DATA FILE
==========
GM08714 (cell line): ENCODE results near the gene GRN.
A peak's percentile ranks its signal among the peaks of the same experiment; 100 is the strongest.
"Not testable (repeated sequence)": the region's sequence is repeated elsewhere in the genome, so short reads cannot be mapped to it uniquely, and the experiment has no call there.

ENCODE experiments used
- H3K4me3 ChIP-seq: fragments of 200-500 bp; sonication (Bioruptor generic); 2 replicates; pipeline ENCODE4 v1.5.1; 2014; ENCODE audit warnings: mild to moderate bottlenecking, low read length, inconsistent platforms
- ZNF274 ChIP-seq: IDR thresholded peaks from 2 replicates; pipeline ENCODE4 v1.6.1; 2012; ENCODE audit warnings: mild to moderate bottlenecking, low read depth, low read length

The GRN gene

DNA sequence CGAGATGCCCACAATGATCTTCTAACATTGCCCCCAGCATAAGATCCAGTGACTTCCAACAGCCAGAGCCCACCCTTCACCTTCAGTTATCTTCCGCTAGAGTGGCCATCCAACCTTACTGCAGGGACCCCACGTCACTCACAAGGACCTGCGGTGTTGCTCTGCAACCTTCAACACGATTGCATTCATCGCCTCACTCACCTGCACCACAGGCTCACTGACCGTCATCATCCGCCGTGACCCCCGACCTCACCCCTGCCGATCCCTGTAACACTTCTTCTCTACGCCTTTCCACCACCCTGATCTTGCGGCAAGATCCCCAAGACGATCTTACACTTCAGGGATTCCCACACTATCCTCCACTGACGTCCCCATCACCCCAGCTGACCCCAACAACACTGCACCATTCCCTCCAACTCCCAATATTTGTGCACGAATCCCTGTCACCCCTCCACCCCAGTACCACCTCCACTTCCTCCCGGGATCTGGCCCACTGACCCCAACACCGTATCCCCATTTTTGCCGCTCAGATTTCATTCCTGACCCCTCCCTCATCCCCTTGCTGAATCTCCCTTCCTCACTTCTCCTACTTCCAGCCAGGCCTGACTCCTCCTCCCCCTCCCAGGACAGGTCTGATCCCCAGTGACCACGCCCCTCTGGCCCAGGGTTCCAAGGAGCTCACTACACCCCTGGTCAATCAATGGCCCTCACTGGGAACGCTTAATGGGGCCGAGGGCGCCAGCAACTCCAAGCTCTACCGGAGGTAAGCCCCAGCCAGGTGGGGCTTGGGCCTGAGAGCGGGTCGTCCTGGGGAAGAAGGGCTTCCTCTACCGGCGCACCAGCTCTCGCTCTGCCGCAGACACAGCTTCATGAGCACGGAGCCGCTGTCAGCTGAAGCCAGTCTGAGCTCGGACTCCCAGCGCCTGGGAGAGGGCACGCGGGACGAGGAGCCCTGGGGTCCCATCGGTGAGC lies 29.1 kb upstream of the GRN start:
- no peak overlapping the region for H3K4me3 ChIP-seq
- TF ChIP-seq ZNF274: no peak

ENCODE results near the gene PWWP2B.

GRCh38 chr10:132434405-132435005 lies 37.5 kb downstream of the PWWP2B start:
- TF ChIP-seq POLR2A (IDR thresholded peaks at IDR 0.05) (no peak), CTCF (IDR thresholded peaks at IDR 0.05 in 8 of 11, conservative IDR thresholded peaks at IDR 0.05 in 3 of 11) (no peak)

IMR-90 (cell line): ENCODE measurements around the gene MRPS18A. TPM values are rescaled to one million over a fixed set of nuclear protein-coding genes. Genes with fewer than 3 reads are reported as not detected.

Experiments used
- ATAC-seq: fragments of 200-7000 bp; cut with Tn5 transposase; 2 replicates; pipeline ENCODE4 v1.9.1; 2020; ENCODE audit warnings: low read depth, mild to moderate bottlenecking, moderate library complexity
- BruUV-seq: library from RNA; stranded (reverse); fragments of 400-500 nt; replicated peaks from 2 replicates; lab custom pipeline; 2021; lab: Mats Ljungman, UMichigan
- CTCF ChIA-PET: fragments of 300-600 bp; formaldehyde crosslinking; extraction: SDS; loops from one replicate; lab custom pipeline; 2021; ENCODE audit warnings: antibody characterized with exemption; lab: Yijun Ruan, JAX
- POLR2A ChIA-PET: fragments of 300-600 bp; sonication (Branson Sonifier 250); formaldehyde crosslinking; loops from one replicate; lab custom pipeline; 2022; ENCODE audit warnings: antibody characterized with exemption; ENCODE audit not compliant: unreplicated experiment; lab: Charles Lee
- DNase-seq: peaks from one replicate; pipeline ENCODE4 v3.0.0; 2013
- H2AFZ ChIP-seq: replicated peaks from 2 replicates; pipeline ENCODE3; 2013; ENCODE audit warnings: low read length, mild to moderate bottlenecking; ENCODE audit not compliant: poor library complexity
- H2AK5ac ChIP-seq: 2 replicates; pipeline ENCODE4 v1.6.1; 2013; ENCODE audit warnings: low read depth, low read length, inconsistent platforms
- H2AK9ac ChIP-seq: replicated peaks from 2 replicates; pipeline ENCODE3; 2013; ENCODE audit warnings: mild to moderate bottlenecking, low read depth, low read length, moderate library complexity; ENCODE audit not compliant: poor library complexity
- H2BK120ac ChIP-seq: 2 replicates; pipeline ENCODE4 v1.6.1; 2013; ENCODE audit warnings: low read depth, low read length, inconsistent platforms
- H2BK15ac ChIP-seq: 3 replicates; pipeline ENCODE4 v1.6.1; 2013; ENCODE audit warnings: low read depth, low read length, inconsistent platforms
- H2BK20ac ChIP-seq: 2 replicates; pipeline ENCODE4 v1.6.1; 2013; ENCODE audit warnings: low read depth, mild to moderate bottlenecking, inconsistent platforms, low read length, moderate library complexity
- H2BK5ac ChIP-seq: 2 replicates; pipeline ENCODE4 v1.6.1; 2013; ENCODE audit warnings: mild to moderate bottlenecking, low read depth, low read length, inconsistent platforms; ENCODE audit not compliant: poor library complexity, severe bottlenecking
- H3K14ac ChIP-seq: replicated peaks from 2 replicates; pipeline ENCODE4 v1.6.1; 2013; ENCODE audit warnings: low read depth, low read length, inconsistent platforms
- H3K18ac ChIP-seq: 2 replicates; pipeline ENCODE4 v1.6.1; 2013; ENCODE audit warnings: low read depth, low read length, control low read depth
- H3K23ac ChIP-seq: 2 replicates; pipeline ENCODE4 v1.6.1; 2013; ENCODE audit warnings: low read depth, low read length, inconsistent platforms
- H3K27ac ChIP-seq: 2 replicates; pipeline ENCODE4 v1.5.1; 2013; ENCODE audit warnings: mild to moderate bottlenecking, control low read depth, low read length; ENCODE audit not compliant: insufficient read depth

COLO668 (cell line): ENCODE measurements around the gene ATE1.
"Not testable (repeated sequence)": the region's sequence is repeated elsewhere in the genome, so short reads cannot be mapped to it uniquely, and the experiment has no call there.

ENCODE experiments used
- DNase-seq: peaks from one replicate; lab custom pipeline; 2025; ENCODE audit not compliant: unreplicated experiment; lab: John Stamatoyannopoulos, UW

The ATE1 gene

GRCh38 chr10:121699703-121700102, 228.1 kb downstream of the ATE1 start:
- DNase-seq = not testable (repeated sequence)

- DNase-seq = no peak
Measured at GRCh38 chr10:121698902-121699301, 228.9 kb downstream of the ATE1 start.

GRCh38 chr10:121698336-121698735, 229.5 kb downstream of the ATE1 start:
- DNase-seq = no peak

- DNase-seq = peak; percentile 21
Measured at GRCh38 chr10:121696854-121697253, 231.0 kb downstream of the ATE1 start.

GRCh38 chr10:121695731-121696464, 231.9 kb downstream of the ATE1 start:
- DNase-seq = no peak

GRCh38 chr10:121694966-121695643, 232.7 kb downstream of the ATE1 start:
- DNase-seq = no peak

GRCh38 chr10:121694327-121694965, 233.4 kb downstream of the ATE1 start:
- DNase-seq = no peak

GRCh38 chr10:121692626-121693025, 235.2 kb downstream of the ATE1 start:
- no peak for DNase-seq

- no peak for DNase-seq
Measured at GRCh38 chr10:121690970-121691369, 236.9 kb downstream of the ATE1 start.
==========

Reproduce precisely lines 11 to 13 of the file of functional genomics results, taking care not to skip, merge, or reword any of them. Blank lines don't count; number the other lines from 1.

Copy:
ENCODE results near the gene PWWP2B.

GRCh38 chr10:132434405-132435005 lies 37.5 kb downstream of the PWWP2B start:
- TF ChIP-seq POLR2A (IDR thresholded peaks at IDR 0.05) (no peak), CTCF (IDR thresholded peaks at IDR 0.05 in 8 of 11, conservative IDR thresholded peaks at IDR 0.05 in 3 of 11) (no peak)